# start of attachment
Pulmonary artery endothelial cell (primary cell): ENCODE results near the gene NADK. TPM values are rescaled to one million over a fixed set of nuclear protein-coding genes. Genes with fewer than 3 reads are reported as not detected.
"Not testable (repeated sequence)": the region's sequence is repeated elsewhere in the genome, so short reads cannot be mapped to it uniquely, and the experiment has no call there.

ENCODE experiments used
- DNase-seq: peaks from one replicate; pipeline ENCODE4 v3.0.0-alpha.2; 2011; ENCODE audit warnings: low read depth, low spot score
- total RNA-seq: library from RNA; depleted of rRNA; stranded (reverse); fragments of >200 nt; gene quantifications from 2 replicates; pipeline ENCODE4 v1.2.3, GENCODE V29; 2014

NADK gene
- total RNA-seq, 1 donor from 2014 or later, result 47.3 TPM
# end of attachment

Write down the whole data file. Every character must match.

Pulmonary artery endothelial cell (primary cell): ENCODE results near the gene NADK. TPM values are rescaled to one million over a fixed set of nuclear protein-coding genes. Genes with fewer than 3 reads are reported as not detected.
"Not testable (repeated sequence)": the region's sequence is repeated elsewhere in the genome, so short reads cannot be mapped to it uniquely, and the experiment has no call there.

ENCODE experiments used
- DNase-seq: peaks from one replicate; pipeline ENCODE4 v3.0.0-alpha.2; 2011; ENCODE audit warnings: low read depth, low spot score
- total RNA-seq: library from RNA; depleted of rRNA; stranded (reverse); fragments of >200 nt; gene quantifications from 2 replicates; pipeline ENCODE4 v1.2.3, GENCODE V29; 2014

NADK gene
- total RNA-seq, 1 donor from 2014 or later, result 47.3 TPM